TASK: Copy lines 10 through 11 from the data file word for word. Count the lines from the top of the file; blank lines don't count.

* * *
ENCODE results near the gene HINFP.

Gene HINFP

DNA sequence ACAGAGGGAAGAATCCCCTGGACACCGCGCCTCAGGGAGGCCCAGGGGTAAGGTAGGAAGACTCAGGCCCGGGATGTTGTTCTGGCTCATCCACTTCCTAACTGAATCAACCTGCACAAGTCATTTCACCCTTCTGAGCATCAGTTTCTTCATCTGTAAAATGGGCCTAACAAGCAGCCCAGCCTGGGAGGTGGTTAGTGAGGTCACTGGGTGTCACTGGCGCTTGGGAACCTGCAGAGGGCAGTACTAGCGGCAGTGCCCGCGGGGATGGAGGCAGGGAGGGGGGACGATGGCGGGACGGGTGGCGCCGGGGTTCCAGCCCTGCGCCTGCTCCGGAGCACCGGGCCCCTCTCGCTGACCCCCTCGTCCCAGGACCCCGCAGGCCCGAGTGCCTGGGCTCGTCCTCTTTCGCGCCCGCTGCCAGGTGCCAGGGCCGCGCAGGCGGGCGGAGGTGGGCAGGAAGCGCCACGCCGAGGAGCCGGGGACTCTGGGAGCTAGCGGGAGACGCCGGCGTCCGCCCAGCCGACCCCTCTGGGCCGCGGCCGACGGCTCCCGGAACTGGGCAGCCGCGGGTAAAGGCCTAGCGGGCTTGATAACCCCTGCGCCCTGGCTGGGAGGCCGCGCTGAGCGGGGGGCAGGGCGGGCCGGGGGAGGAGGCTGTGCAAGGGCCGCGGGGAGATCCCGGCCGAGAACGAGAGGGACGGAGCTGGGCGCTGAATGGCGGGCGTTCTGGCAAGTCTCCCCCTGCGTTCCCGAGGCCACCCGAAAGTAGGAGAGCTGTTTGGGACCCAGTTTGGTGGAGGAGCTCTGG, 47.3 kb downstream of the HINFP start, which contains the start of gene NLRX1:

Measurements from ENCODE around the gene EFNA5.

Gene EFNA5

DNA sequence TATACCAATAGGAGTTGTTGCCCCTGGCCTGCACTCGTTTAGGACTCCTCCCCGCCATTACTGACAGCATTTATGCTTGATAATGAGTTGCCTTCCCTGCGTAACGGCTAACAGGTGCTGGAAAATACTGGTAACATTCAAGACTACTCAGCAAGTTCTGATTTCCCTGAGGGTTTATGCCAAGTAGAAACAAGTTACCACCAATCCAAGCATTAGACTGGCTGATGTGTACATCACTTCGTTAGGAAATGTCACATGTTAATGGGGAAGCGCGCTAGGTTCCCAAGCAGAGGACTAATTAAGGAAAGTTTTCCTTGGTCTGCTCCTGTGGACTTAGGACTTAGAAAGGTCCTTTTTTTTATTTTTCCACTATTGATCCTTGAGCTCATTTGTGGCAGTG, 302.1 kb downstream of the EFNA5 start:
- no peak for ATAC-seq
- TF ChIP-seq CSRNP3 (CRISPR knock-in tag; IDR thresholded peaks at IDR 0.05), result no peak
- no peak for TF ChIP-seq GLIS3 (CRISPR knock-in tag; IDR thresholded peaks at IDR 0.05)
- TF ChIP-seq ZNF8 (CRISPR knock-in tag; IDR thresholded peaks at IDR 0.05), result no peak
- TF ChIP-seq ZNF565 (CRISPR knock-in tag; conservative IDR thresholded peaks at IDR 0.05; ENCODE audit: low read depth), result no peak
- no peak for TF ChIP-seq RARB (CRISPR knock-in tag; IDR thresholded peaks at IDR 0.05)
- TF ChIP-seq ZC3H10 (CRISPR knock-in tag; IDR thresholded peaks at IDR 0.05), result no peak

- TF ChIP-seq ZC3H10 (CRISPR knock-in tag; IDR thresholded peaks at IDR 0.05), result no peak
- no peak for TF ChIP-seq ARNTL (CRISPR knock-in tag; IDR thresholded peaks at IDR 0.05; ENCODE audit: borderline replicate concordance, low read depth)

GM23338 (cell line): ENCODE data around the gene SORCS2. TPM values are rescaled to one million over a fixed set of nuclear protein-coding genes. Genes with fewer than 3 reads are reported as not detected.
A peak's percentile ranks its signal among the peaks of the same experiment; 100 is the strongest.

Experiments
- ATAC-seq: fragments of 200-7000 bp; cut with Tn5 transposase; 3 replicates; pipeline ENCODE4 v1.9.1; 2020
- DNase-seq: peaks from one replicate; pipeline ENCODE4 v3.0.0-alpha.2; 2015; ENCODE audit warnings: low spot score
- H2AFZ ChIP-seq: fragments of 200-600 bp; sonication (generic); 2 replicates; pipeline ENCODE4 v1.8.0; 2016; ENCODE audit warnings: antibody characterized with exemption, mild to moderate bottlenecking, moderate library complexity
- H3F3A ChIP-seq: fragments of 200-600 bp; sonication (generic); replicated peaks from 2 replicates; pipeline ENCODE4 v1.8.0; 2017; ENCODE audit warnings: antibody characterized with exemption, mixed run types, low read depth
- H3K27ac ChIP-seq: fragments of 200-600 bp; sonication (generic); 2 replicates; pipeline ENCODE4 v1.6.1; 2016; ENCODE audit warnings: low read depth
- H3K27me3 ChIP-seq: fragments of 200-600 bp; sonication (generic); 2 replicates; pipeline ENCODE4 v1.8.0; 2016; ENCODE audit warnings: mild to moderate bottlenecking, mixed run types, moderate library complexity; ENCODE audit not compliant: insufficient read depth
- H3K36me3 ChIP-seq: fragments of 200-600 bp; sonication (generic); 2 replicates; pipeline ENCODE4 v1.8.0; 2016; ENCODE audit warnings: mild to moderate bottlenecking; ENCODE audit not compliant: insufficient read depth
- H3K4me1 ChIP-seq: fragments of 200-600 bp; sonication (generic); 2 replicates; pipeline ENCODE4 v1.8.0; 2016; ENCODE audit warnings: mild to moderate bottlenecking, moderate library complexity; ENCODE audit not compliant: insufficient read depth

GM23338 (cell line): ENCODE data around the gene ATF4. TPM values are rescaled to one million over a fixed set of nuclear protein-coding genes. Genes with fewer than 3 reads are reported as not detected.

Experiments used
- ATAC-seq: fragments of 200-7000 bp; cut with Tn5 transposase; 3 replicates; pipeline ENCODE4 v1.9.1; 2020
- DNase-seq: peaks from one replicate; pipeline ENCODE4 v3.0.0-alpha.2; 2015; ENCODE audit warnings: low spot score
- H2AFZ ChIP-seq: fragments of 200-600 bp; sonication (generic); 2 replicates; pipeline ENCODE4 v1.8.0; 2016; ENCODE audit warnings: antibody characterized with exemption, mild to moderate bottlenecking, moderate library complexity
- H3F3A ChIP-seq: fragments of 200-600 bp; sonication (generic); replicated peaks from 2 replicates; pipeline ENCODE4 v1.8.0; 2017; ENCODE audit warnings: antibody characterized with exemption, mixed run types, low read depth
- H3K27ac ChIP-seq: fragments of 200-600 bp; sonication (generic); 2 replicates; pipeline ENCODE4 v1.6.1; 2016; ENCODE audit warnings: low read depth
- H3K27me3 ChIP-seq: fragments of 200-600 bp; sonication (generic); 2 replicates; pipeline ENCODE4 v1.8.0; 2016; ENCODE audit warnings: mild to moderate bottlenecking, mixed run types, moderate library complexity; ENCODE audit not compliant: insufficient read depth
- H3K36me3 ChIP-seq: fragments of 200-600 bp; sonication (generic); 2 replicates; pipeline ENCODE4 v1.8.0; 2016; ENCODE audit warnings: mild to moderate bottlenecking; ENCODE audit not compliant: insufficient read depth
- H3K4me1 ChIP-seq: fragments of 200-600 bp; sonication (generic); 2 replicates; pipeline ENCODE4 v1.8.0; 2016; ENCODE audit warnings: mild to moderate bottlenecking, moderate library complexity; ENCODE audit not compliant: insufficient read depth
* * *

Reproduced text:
- TF ChIP-seq ZNF8 (CRISPR knock-in tag; IDR thresholded peaks at IDR 0.05), result no peak
- TF ChIP-seq ZNF565 (CRISPR knock-in tag; conservative IDR thresholded peaks at IDR 0.05; ENCODE audit: low read depth), result no peak